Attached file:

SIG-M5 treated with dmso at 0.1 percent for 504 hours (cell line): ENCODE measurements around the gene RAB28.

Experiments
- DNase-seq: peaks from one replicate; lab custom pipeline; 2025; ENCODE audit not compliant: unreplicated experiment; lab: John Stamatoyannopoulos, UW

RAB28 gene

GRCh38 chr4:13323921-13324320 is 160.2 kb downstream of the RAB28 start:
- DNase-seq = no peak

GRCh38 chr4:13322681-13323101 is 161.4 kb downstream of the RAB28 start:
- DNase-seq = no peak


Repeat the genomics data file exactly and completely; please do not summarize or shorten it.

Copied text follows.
SIG-M5 treated with dmso at 0.1 percent for 504 hours (cell line): ENCODE measurements around the gene RAB28.

Experiments
- DNase-seq: peaks from one replicate; lab custom pipeline; 2025; ENCODE audit not compliant: unreplicated experiment; lab: John Stamatoyannopoulos, UW

RAB28 gene

GRCh38 chr4:13323921-13324320 is 160.2 kb downstream of the RAB28 start:
- DNase-seq = no peak

GRCh38 chr4:13322681-13323101 is 161.4 kb downstream of the RAB28 start:
- DNase-seq = no peak